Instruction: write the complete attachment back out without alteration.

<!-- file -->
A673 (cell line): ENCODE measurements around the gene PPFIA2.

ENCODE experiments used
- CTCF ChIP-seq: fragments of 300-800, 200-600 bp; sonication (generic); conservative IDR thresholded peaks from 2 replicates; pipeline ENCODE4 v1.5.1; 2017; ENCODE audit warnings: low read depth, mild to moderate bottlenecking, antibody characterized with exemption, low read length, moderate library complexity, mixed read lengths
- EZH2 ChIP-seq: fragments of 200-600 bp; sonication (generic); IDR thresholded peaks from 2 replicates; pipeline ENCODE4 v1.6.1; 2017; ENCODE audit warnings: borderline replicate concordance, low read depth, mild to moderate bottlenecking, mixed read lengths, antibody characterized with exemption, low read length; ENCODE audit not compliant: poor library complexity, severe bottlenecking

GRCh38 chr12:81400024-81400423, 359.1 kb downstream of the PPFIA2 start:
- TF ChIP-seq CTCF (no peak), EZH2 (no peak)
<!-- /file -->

A673 (cell line): ENCODE measurements around the gene PPFIA2.

ENCODE experiments used
- CTCF ChIP-seq: fragments of 300-800, 200-600 bp; sonication (generic); conservative IDR thresholded peaks from 2 replicates; pipeline ENCODE4 v1.5.1; 2017; ENCODE audit warnings: low read depth, mild to moderate bottlenecking, antibody characterized with exemption, low read length, moderate library complexity, mixed read lengths
- EZH2 ChIP-seq: fragments of 200-600 bp; sonication (generic); IDR thresholded peaks from 2 replicates; pipeline ENCODE4 v1.6.1; 2017; ENCODE audit warnings: borderline replicate concordance, low read depth, mild to moderate bottlenecking, mixed read lengths, antibody characterized with exemption, low read length; ENCODE audit not compliant: poor library complexity, severe bottlenecking

GRCh38 chr12:81400024-81400423, 359.1 kb downstream of the PPFIA2 start:
- TF ChIP-seq CTCF (no peak), EZH2 (no peak)